after listening to a dozen lectures on voltaire and being another ten into a series on the 17th century enlightenment, a light bulb has gone off in my head. i've discovered i'm an empiricist. this, i suppose, is something like being a pragmatist. what could help me (and others) live better, my personal quest. and i've become convinced a lot of modern thought and theory only confuses the true issue.
for example, what if the unconscious doesn't exist? so much of our present life dominated by this idea: we're driven by forces buried so deep in us we keep colliding with our 'conscious' desires. the russian poet boris pasternak said, "psychology invented so we'd think we'd know what's going on." hah, and the whole premise is we don't know what's going on. if we dig into the depths - our dreams, our slips of tongue - we can gain control over our actions. false assumption, alas!
my empiricist proposal is basically buddha's, though i certainly don't consider myself a follower. awareness, not some invisible self, will clear the way. of course, i want to deny it, more satisfied to believe my life out of control, not subject to true knowledge. pragmatically, i realize i always know what's going on, but i pick which stimuli i'll pay attention to. quoting susan m. weinschenk, author of one hundred thing every designer needs to know about people,
We're faced with an overwhelming amount of data (millions of pieces of data come into the brain every second!) and our conscious minds can't process all of it. The unconscious has evolved to process most of the data and to make decisions for us according to guidelines and rules of thumb that are in our best interest most of the time.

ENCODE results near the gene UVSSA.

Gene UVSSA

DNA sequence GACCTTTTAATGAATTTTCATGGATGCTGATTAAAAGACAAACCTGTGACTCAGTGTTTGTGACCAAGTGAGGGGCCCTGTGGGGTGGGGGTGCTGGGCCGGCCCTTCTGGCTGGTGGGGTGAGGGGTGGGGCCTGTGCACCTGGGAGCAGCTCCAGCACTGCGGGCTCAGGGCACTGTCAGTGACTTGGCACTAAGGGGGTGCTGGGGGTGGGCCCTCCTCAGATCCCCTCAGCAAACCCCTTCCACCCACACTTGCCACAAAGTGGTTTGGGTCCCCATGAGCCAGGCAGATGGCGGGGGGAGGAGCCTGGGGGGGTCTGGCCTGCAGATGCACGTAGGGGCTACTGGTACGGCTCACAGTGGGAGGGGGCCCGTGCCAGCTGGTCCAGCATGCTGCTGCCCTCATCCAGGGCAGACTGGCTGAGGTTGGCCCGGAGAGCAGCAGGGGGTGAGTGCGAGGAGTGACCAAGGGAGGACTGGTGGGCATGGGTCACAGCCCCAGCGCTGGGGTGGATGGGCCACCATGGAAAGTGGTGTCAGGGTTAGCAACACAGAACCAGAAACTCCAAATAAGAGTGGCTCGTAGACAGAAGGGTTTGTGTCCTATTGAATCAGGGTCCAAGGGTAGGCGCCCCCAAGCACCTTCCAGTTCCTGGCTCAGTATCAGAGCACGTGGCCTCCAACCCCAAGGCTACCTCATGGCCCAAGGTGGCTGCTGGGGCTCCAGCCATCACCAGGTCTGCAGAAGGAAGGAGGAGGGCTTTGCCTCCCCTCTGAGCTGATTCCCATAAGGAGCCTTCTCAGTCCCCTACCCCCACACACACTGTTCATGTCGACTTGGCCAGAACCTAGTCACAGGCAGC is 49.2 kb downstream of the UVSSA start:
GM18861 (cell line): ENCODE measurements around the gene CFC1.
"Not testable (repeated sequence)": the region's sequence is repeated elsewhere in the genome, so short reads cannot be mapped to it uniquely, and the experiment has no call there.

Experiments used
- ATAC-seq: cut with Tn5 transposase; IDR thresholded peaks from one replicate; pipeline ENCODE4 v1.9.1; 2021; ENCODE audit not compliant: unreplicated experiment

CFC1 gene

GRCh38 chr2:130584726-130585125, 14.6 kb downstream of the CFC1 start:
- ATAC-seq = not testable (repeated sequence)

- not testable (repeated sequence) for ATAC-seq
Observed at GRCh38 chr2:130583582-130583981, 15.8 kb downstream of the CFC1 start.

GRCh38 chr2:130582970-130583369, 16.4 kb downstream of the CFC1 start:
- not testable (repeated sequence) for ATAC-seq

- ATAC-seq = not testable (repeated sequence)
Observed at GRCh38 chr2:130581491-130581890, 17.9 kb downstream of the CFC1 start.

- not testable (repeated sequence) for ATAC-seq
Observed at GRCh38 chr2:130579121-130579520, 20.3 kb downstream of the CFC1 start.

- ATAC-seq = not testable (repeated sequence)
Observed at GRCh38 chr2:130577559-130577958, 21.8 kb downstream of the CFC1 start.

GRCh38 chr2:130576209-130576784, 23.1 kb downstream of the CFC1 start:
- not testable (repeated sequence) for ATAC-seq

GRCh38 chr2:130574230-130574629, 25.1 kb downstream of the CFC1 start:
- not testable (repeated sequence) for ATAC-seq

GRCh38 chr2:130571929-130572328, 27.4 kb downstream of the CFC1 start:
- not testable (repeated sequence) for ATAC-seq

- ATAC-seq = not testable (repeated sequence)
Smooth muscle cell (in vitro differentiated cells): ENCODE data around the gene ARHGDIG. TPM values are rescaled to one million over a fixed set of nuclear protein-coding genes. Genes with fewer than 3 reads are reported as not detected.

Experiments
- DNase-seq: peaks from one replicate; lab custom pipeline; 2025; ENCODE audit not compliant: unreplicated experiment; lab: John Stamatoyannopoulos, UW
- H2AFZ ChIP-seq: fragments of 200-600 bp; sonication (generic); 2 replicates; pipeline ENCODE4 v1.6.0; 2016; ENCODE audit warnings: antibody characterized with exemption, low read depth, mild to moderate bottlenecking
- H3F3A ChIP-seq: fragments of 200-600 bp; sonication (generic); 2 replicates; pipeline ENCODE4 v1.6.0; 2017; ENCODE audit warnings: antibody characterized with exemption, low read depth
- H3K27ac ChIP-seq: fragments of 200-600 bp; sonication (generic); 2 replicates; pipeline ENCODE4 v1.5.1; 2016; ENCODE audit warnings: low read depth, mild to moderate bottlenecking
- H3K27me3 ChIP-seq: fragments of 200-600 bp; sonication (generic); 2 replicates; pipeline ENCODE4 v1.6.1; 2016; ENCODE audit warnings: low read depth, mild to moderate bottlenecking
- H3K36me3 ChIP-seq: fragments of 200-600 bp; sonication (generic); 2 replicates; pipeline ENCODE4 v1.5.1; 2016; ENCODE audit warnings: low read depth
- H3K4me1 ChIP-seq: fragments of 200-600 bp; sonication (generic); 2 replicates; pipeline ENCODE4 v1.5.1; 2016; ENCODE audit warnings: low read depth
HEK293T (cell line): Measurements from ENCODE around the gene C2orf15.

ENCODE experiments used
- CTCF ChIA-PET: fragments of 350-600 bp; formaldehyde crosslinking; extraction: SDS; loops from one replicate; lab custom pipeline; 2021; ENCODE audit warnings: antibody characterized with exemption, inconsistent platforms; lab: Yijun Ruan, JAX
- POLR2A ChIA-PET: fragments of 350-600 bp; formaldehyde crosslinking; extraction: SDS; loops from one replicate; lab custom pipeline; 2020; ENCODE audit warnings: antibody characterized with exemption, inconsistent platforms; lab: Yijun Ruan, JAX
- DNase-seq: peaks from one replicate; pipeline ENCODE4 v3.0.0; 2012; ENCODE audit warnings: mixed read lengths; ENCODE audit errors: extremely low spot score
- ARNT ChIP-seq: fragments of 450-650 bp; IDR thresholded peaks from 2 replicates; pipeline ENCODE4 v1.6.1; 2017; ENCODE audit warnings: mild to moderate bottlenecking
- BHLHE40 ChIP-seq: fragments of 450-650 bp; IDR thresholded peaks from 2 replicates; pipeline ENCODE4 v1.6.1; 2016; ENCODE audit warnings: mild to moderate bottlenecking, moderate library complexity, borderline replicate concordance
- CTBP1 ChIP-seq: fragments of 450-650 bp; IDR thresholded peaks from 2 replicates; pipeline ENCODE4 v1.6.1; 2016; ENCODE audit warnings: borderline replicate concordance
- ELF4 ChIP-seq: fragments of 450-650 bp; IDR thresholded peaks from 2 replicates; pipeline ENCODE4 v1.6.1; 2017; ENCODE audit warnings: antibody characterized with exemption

unfortunately, she uses the evil words conscious and unconscious. i would rather say, we go on automatic pilot, making decisions according to how we've decided before. in other words, i'm stuck in a rut most of the time, by choice and laziness. rather than be aware, which is pretty scary and takes work, i simply let 2 and 2 equal 4, not acknowledging this is completely arbitrary. that's how i'm submitting to history, personal and social.
the empiricist in me cautions me. it declares, "you can be aware of everything around you, and in moments of extreme violence, that awareness kicks in to help your survival. ie. the way everything slows down during a traffic accident, a common experience. time slows down, now becomes all, what the zen folks call enlightenment." when i unfocus my eyes or quit listening to a particular sound, i can see from the soles of my feet and the back of my head, an orchestra of natural instruments accompanying in the background.
to quote oscar wilde, everything is on the surface, stay away from the depths. i suspect it's most helpful to think of ourselves as a 'personality' born with certain tendencies, which then adapt to the world. this means 'the self' is within grasp. of course, i could be accused of behaviorism. no, i'm declaring, we always have a choice, we pick a way on the path every moment.
One hundred years from my day there will not be a Bible in the earth except one that is looked upon by an antiquarian curiosity seeker.
Love truth, but pardon error.
It is better to risk sparing a guilty person than to condemn an innocent one.
Common sense is not so common.
Work saves us from three great evils: boredom, vice and need.
This agglomeration which was called and which still calls itself the Holy Roman Empire was neither holy, nor Roman, nor an empire.
Where lies friendship, there is one's homeland.
Every man is guilty of all the good he did not do.
All murderers are punished unless they kill in large numbers and to the sound of trumpets.
All the reasonings of men are not worth one sentiment of women.
Appreciation is a wonderful thing: It makes what is excellent in others belong to us as well.
As long as people believe in absurdities they will continue to commit atrocities. (Voltaire)
Every man is a creature of the age in which he lives, and few are able to raise themselves above the ideas of the time. (Voltaire, ESSAI SUR LES MOEURS ET L’ESPRIT DES NATIONS, 1756)